Authors: Roz Denny Fox
Can modern women survive the rigors of pioneer life?
Professor Nolan Campbell is doubtful. But his sharp-tongued sister, Sherry, wants to prove that today’s women can handle anything. She dares Camp to recruit a group of women to reenact the kind of wagon train journey made by settlers of the 1820s. And he accepts, curious what the outcome will be.
For single mother Emily Benton, this trip is vital. Emily is desperate to reconnect with her children, and to do that, she’s got to remove them from the influence of their indulgent grandparents. Lucky for her, she’s as determined and capable as any pioneer.
Surrounded by big horses and smart women, Camp discovers that wagon train life isn’t what he expected. Sometimes it’s fun—not to mention funny—and sometimes it’s frightening. Kind of like falling in love. With the beautiful, capable Emily.…
Home, family, community and love. These are the values we cherish most in our lives—the ideals that ground us, comfort us, move us. They certainly provide the perfect inspiration around which to build a romance collection that will touch the heart.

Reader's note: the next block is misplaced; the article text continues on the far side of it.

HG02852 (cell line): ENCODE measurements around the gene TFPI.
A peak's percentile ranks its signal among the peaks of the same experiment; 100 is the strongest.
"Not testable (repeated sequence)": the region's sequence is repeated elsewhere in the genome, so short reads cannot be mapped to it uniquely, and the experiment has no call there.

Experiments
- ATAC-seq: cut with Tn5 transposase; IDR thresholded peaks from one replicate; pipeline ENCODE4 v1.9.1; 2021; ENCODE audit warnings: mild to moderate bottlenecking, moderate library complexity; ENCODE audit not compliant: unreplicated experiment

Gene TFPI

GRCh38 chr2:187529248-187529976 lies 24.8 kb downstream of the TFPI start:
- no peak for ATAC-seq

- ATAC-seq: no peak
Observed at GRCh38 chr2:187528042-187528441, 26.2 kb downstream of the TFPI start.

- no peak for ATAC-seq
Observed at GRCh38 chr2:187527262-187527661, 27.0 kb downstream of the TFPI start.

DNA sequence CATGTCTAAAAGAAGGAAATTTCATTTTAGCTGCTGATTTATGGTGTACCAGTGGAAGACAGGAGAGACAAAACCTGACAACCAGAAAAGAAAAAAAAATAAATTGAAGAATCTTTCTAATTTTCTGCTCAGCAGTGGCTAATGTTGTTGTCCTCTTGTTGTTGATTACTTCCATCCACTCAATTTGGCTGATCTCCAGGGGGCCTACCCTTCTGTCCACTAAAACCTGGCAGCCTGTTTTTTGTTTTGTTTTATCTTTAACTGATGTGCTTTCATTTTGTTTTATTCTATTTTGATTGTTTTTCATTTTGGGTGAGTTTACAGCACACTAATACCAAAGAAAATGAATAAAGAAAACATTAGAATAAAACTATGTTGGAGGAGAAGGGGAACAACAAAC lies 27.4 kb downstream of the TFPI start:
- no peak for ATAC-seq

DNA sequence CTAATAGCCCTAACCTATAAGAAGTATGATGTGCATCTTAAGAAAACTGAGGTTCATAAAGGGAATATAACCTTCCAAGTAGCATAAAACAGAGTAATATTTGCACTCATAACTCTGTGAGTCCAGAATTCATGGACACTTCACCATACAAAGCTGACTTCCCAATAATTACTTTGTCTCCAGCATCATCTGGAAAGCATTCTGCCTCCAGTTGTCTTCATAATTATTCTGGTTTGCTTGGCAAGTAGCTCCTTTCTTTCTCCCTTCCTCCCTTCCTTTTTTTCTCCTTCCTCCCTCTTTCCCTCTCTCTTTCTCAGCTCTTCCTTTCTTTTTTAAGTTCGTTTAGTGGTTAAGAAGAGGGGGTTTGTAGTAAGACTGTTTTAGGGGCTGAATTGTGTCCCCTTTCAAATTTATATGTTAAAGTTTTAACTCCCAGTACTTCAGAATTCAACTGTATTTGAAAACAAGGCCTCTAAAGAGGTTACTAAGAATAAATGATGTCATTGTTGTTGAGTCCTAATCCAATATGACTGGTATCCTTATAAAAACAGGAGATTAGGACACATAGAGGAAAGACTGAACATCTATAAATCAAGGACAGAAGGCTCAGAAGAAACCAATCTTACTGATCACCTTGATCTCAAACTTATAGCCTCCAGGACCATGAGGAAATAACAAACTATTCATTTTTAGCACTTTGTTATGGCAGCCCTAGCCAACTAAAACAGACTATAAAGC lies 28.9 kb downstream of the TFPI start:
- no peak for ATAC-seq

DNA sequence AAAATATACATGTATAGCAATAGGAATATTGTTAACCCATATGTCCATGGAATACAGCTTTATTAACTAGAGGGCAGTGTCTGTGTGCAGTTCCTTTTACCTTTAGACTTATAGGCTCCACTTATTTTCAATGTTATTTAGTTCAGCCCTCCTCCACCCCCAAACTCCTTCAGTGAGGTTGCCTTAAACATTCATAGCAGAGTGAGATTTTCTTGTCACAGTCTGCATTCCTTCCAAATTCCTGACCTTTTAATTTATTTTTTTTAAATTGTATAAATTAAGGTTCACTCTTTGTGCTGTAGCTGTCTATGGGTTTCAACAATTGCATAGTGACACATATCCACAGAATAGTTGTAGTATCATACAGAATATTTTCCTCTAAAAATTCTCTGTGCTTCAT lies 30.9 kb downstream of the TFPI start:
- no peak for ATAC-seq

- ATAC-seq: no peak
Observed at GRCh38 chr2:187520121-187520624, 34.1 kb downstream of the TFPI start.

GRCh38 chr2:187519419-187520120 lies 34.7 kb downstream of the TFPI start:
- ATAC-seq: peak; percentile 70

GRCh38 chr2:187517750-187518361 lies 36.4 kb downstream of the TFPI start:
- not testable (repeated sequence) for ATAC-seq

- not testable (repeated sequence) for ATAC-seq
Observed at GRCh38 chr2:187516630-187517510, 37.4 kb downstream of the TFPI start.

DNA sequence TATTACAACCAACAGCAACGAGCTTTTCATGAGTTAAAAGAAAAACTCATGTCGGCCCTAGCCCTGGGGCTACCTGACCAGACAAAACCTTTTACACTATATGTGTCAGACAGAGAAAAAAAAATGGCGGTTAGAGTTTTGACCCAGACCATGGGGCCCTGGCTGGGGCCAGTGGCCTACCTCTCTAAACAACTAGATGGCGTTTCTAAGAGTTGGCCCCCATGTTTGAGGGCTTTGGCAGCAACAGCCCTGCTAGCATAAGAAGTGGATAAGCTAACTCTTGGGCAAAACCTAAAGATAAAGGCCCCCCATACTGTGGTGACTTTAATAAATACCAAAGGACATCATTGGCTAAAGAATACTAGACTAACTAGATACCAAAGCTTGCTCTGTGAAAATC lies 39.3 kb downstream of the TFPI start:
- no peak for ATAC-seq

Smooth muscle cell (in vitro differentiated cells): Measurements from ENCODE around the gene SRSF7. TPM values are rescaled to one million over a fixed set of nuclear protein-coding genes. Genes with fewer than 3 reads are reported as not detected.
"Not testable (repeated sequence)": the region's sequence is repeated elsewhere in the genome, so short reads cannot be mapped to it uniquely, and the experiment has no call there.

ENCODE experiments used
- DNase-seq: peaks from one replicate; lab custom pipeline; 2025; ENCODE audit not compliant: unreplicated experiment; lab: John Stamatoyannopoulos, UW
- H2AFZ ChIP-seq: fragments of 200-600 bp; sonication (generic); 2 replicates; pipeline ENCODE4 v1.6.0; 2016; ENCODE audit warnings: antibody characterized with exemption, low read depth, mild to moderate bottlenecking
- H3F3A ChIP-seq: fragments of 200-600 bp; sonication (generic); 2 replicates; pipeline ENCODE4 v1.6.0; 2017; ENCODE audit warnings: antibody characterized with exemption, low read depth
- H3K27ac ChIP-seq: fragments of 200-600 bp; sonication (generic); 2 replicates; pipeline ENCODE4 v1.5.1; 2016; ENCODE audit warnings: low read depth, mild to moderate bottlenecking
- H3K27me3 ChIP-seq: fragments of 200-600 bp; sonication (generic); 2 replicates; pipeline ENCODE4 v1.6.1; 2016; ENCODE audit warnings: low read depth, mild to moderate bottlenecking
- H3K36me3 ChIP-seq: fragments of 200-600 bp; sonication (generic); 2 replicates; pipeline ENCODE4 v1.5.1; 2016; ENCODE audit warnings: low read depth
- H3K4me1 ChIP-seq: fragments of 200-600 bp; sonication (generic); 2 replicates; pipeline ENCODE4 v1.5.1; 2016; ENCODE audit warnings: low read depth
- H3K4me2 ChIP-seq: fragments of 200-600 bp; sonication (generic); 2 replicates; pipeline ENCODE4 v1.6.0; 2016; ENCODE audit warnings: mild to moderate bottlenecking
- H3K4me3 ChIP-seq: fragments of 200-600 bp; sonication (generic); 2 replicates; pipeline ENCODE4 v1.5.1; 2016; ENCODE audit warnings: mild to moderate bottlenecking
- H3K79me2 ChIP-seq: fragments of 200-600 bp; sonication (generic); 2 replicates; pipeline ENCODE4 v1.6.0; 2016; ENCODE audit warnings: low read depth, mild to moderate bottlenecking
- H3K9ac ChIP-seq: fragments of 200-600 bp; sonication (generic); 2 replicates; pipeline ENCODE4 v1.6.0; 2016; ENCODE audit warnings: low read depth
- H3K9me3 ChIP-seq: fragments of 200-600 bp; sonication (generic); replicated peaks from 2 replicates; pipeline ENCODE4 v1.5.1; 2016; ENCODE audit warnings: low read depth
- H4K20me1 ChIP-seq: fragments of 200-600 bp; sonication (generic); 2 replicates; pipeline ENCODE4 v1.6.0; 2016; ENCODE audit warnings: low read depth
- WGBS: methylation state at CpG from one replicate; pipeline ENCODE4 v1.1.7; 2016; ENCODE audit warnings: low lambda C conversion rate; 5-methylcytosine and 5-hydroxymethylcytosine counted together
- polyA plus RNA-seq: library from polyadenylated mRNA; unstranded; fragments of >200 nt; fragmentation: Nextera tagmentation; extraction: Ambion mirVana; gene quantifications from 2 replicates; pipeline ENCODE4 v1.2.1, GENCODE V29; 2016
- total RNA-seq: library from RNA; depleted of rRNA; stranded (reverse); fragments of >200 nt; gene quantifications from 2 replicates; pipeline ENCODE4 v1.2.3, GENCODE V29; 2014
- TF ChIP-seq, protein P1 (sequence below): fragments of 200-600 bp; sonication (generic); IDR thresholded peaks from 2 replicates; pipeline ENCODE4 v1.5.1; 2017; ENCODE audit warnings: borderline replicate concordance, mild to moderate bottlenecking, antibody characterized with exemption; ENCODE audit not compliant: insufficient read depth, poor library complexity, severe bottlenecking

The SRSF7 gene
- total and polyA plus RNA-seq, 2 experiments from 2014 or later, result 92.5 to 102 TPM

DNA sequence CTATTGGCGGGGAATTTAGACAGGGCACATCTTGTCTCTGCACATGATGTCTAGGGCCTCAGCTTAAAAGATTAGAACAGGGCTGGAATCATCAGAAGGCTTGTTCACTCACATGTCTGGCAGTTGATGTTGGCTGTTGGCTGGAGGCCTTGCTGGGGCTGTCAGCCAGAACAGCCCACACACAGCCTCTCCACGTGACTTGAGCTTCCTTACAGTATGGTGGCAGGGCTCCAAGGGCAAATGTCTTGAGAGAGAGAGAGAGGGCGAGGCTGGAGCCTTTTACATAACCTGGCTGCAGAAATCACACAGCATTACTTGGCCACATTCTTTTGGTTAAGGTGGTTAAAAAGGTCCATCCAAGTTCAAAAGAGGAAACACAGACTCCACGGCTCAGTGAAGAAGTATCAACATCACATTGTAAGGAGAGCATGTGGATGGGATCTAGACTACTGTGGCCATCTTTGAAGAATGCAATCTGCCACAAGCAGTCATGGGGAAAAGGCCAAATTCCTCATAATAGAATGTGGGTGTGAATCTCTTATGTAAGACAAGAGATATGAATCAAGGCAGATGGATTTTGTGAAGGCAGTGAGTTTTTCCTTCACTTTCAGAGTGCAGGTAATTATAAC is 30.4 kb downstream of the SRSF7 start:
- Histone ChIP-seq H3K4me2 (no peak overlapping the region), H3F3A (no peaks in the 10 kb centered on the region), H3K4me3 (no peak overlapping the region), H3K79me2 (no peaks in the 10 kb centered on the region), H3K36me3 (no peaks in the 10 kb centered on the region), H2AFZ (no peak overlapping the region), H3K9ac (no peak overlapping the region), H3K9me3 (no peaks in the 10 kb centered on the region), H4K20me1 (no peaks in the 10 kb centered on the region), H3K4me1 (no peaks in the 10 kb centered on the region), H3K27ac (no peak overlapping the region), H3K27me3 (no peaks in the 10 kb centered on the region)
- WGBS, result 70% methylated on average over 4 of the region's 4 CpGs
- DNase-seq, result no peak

And so we are thrilled to offer you the Harlequin Heartwarming series. Each of these special stories is a wholesome, heartfelt romance imbued with the traditional values so important to you. They are books you can share proudly with friends and family. And the authors featured in this collection are some of the most talented storytellers writing today, including favorites such as Roz Denny Fox, Margaret Daley and Mary Anne Wilson. We’ve selected these stories especially for you based on their overriding qualities of emotion and tenderness, and they center around your favorite themes—children, weddings, second chances, the reunion of families, the quest to find a true home and, of course, sweet romance.
So curl up in your favorite chair, relax and prepare for a heartwarming reading experience!
ROZ DENNY FOX
Roz saw her first book,
Red Hot Pepper,
published by Harlequin Books in February 1990. She’s written for several Harlequin series, as well as online serials and special projects. Besides being a writer, Roz has worked as a medical secretary and as an administrative assistant in both an elementary school and a community college. Part of her love for writing came from moving around with her husband during his tenure in the marine corps and as a telephone engineer. The richness of settings and the diversity of friendships she experienced continue to make their way into her stories. Roz enjoys corresponding with readers either via email,